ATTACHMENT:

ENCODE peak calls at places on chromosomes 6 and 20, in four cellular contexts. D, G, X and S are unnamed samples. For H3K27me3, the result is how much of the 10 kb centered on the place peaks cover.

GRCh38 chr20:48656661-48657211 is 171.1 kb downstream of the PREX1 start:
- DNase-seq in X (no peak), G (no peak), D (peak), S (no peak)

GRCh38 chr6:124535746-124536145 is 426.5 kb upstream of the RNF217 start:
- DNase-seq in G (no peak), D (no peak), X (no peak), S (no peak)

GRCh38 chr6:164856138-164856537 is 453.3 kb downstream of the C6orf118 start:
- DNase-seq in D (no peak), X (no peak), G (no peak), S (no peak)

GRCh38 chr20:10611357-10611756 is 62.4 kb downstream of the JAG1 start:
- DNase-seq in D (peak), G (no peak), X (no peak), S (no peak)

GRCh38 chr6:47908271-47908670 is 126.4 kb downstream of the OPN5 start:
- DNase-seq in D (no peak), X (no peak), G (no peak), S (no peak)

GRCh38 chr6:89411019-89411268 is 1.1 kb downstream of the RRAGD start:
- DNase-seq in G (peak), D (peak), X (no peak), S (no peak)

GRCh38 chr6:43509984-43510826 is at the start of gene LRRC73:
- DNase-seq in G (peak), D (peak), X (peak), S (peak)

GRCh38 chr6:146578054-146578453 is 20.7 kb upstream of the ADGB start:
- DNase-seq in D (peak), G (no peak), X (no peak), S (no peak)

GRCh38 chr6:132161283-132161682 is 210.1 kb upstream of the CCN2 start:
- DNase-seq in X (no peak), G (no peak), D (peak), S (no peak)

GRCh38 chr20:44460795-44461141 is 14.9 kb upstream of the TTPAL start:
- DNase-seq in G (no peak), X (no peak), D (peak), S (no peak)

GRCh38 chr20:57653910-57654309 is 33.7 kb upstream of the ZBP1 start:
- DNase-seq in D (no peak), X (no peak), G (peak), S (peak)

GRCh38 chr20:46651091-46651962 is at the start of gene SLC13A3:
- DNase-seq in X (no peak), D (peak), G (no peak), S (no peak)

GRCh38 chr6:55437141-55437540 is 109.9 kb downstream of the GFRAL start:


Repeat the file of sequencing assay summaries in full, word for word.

ENCODE peak calls at places on chromosomes 6 and 20, in four cellular contexts. D, G, X and S are unnamed samples. For H3K27me3, the result is how much of the 10 kb centered on the place peaks cover.

GRCh38 chr20:48656661-48657211 is 171.1 kb downstream of the PREX1 start:
- DNase-seq in X (no peak), G (no peak), D (peak), S (no peak)

GRCh38 chr6:124535746-124536145 is 426.5 kb upstream of the RNF217 start:
- DNase-seq in G (no peak), D (no peak), X (no peak), S (no peak)

GRCh38 chr6:164856138-164856537 is 453.3 kb downstream of the C6orf118 start:
- DNase-seq in D (no peak), X (no peak), G (no peak), S (no peak)

GRCh38 chr20:10611357-10611756 is 62.4 kb downstream of the JAG1 start:
- DNase-seq in D (peak), G (no peak), X (no peak), S (no peak)

GRCh38 chr6:47908271-47908670 is 126.4 kb downstream of the OPN5 start:
- DNase-seq in D (no peak), X (no peak), G (no peak), S (no peak)

GRCh38 chr6:89411019-89411268 is 1.1 kb downstream of the RRAGD start:
- DNase-seq in G (peak), D (peak), X (no peak), S (no peak)

GRCh38 chr6:43509984-43510826 is at the start of gene LRRC73:
- DNase-seq in G (peak), D (peak), X (peak), S (peak)

GRCh38 chr6:146578054-146578453 is 20.7 kb upstream of the ADGB start:
- DNase-seq in D (peak), G (no peak), X (no peak), S (no peak)

GRCh38 chr6:132161283-132161682 is 210.1 kb upstream of the CCN2 start:
- DNase-seq in X (no peak), G (no peak), D (peak), S (no peak)

GRCh38 chr20:44460795-44461141 is 14.9 kb upstream of the TTPAL start:
- DNase-seq in G (no peak), X (no peak), D (peak), S (no peak)

GRCh38 chr20:57653910-57654309 is 33.7 kb upstream of the ZBP1 start:
- DNase-seq in D (no peak), X (no peak), G (peak), S (peak)

GRCh38 chr20:46651091-46651962 is at the start of gene SLC13A3:
- DNase-seq in X (no peak), D (peak), G (no peak), S (no peak)

GRCh38 chr6:55437141-55437540 is 109.9 kb downstream of the GFRAL start: